isnull(PromoPackage.PromoStartTimestamp, Promo.PromoStartTimestamp) as PromoStartTimestamp,
      isnull(PromoPackage.PromoEndTimestamp, Promo.PromoEndTimestamp) as PromoEndTimestamp
  FROM Promo
  LEFT OUTER JOIN PromoPackage ON
      Promo.PromoCode = PromoPackage.PromoCode
) Promotion ON
    Promotion.PromoCode = [Order].OrderPromoCode
    AND (Promotion.PackageID is null OR Promotion.PackageID = [Order].PackageID)
    AND [Order].OrderTimestamp BETWEEN Promotion.PromoStartTimestamp AND Promotion.PromoEndTimestamp
GROUP BY
  [Order].OrderID
share|improve this answer
2  
+1 - I think you are the only person who both answered AND read the question, as this is the only query I see that accounts for both the OP's scenarios appropriately. – JNK Apr 4 '12 at 20:45
    
thank you sir, it looks like it's working, and @JNK thank you for reviewing answers – Greg Apr 4 '12 at 21:12
1  
This returns order 4 as being valid? Surely that is not the required behaviour? – GarethD Apr 4 '12 at 21:14
    
@GarethD Hmm, I think order 4 should have a valid promo, right? The order date is 4/2/2011, which falls between promotion dates 1/1/11 and 1/11/13 for promo code GHI, package ID 1. If that is the case, then the desired result in the question is incorrect, or the example data is incorrect. – Dr. Wily's Apprentice Apr 4 '12 at 22:27
1  
@Dr.Wily'sApprentice It took me a couple of attempts to get there too. I think I got there in the end. There is some sample data on SQL Fiddle if it helps – GarethD Apr 4 '12 at 22:54

You might be able to accomplish this via correlated subquery. I didn't test this, but:

SELECT  
    a.OrderID,
    CASE WHEN 0 <= (
            SELECT COUNT(*)
            FROM PromoCode x
            JOIN PromoPackage y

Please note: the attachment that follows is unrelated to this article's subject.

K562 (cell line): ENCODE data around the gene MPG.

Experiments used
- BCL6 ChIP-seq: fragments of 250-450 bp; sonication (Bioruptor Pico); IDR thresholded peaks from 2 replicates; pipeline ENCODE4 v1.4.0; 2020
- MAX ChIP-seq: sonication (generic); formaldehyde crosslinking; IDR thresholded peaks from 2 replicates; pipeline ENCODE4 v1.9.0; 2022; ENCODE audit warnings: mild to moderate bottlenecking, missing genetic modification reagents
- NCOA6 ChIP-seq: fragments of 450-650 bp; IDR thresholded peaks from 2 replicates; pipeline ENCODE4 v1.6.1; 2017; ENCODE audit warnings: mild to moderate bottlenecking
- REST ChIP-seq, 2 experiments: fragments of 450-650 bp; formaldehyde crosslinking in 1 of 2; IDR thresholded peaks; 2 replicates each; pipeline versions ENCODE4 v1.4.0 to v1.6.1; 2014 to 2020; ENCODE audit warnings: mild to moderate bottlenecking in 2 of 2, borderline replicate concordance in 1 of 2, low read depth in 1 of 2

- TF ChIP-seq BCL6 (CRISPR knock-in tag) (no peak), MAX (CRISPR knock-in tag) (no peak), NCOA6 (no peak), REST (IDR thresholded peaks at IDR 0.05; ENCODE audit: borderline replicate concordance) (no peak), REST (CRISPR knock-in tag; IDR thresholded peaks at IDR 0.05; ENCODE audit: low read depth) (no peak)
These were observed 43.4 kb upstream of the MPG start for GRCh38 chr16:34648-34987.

ON y.PromoCode = x.PromoCOde
                AND a.OrderTimeStamp BETWEEN y.PromoSTartTimestamp AND y.PromoEndTimestamp
            WHERE
                x.PromoCode = a.OrderPromoCode              
        ) THEN 0
    ELSE 1
    END AS 'IsPromoCodeValid'

FROM    
    Order a     
share|improve this answer
2  
This does not account for the valid timestamp but no packages scenario – JNK Apr 4 '12 at 20:39
    
Ahh, I didn't read the question correctly. Dr. Wiley Apprentice's answer seems to be the best solution. – Seth Apr 4 '12 at 20:56
1  
In your defense it's a pretty convoluted requirement – JNK Apr 4 '12 at 20:58

I didn't try recreating your tables, but this query should come close

SELECT o.OrderID, case ISNULL(pck.PackageID, 0) when 0 then 0 else 1 end as IsPromoCodeValid
FROM [Order] as o 
LEFT OUTER JOIN [Promo] as p ON
o.OrderPromoCode = p.PromoCode AND o.OrderTimestamp >= p.PromoStartTimestamp AND o.OrderTimestamp <= p.PromoStartTimestamp
LEFT OUTER JOIN [PromoPackage] pck ON  o.PackageID = pck.PackageID AND p.PromoCode = pck.PromoCode
share|improve this answer
    
This also doesn't account for the scenario of a valid order that has no packages associated with it. In your query if there's no package it's always invalid – JNK Apr 4 '12 at 20:44
    
All you would have to do in that case would be to modify the case statement. Have you tried comparing execution times? My proposed solution does not require any UNIONS and with LEFT JOINS on primary keys it should be pretty fast. – user1313773 Apr 5 '12 at 14:00

Something like this might work (untested):

select o.OrderID,
  isPromoCodeValid = 
    isnull((select 1 from Promo p where o.OrderTimestamp >= p.PromoStartTimestamp and o.OrderTimestamp <= p.PromoEndTimestamp), 0)
    or isnull((select 1 from PromoPackage pp where o.OrderTimestamp >= pp.PromoStartTimestamp and o.OrderTimestamp <= pp.PromoEndTimestamp and o.PackageID = pp.PackageID), 0)
from orders o
share|improve this answer
1  
This will return valid even if the promo has packages that aren't met, as long as the dates line up. – JNK Apr 4 '12 at 20:47